While what you get back might be a bit light on content, your editor will send it back with a new, clean structure and concrete guidance about what you need to add. Then, rather than going around in circles (or thinking that, if you keep at it, your head will eventually break through that wall), you’ll know exactly what you need to do to turn your book into a great one.

Where’s your book?

Where are you and your book right now? Just reply to this email with your thoughts, and I’d be happy to diagnose whether you’re ready to start the editing process.

– Jacqui Pretty, Publisher
Morgan James Publishing AUSTRALIA

This great article was originally published on Jacqui’s Grammar Factory Site here

How do you know when your book is ready to go to an editor? 2017-12-01T16:36:49+00:00

If You Want Something Done Right, Write it Yourself

If You Want Something Done Right, Write it Yourself

If you’ve ever…

Walked out of a movie early.

Read a book that put you to sleep.

Browsed a blog that offered words but no content.

You’ve just been hand-delivered a gift. No doubt unfulfilled stories are disappointing, but if you’re a creative, these annoyances could very well be the motivational shove needed to create what you crave into existence.

The Gift of a “Bad” Experience

A bad experience is a matter of opinion. When we’re disappointed by another’s work – left feeling unfulfilled or mislead in some way – consider it a precious, precious gift. Why? You’ve just been offered a puzzle that’s waiting to be solved. Instead of just reading books about writing, experiment with your new skills on this story.  So much growth can occur when we take the time to identify what felt unsatisfactory.

Pinpoint what’s missing from your experience. Explore ideas that could have made it better. Ask the question, “How would I put my spin on it?” Then go off and make sure your next project delivers the goods.

If a server eats at a restaurant, for example, and her waiter is rude and unhelpful, she’ll most likely return to her serving job more motivated to provide her customers with a pleasant experience. She was fine at her job before, but the blessing of that experience was a direct reminder of what it feels like to be on the other end. Be the change, so to speak.

Fill the Gap

“I wish there were more female-driven stories.”

“There should really be more diversity.”

“I’d love to spend a day in the shoes of _____.”

Writers have the gift of creation – the power to take a blank page and fill it with what’s in our heart and soul. And as Spider-Man’s Ben Parker said, “With great power, comes great responsibility.” Part of that responsibility is to tell the stories we want to see. Why does it matter what you think? Collective consciousness tells us that if you’re having these thoughts, others are having them too. Pay attention, not only to the ideas you know you can write well, but the ones your soul aches for.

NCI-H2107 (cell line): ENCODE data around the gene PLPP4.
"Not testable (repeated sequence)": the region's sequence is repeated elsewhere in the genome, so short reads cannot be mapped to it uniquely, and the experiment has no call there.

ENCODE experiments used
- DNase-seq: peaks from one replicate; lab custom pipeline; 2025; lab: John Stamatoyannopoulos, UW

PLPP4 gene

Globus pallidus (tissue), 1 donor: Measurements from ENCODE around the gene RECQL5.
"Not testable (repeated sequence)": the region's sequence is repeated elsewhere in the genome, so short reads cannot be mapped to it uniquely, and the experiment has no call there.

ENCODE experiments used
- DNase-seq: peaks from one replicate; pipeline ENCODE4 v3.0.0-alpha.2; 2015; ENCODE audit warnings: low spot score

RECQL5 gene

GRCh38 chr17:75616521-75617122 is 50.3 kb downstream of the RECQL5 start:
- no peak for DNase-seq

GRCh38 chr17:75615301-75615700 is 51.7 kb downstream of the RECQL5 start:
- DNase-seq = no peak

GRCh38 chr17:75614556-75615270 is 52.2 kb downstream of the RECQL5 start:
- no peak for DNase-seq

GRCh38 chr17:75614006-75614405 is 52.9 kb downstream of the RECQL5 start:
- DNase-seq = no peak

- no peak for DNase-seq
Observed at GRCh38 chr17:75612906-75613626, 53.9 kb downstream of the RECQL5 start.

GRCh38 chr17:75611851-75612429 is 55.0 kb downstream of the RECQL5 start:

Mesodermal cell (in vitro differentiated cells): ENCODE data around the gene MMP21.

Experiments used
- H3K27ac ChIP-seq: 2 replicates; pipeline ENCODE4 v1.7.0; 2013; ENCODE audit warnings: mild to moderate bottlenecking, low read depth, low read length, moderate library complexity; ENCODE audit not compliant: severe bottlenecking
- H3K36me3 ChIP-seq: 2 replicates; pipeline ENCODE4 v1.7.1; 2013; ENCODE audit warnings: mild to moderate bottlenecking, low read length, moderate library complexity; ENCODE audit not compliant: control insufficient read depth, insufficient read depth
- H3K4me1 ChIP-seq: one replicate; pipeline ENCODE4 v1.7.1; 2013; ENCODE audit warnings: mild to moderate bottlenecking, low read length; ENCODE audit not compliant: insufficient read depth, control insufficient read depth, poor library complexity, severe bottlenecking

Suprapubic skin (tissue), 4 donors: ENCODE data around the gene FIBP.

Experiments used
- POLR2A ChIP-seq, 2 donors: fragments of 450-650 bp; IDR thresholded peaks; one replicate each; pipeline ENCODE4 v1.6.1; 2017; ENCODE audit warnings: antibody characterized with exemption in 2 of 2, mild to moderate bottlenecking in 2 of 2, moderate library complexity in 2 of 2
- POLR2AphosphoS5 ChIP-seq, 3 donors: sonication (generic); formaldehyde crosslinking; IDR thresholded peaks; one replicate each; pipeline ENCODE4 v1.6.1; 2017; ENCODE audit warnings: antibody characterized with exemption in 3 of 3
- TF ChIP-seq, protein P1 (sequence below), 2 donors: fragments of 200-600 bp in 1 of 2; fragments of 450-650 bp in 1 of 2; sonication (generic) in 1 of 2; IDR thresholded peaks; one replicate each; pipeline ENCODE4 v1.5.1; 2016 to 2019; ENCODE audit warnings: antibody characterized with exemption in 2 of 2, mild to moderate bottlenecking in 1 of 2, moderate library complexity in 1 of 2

Be an Outsider

“But I don’t know anything about this character. How can I, a young Indian woman write about a Black man in his 60s? How could I possibly capture all of his life experiences, wisdom, hopes and fears?”

Every story should be given the justice it deserves, but that justice will never be done if you block yourself from writing unfamiliar things all together. There’s a difference between a lack of knowledge and a lack of interest. If you’re only lacking knowledge, don’t let that deter you from creating something that you’d love to see.

Research, interview, study. The beauty of being an outsider is that you’ll ask questions that insiders won’t. You’ll see things from another angle, appreciate details that are considered normal, and bring light to things that would otherwise stay in the dark. Do everything in your power to create truthful worlds but also embrace your unique viewpoint. When you surrender to that, you might become the best possible person to tell another’s story.

The Game-Changing Question

How do you think Morgan James Publishing came into existence? As big as this business has become, it started from something quite small: one man’s dissatisfaction with the publishing process.

Was the goal to become the go-to publishing house for entrepreneurial authors? Not really. Was the motivation to have six offices across the map? Nope. Was the catalyst to become one of Publisher’s Weekly “fastest growing publishers in the nation?” Not at all. The goal for this movement started with a bad experience that produced a longing for a better one. The result? Not only has Morgan James Publishing created a better experience its founder; it has gone on to provide a better experience for authors, publishing houses, and readers everywhere.

One man saying, “Hey, this is more difficult than it should be,” produced positive results for many because, as we’ve learned, if one person is thinking it, others are too. Most people would have complained and moved along, but David L. Hancock asked a game-changing question: How can I make this better? This one question holds the power to create change in the world.

What kind of change can you create today?

David L. Hancock, Founder
Morgan James Publishing

If You Want Something Done Right, Write it Yourself 2017-12-04T20:44:58+00:00

Hot New Releases for November 21st 2017

Morgan James Publishing is excited to announce these Hot New Releases for this week!
Each of these are available at your favorite bookseller or online starting this week.

Contributor: Ridgway, Brian D

Annotation: What if self-improvement is booby-trapped?

And what if there is actually a way to change one’s life – in all areas, all at once – by finding and shifting the ONE hidden issue that has been creating all of the stuckness all along.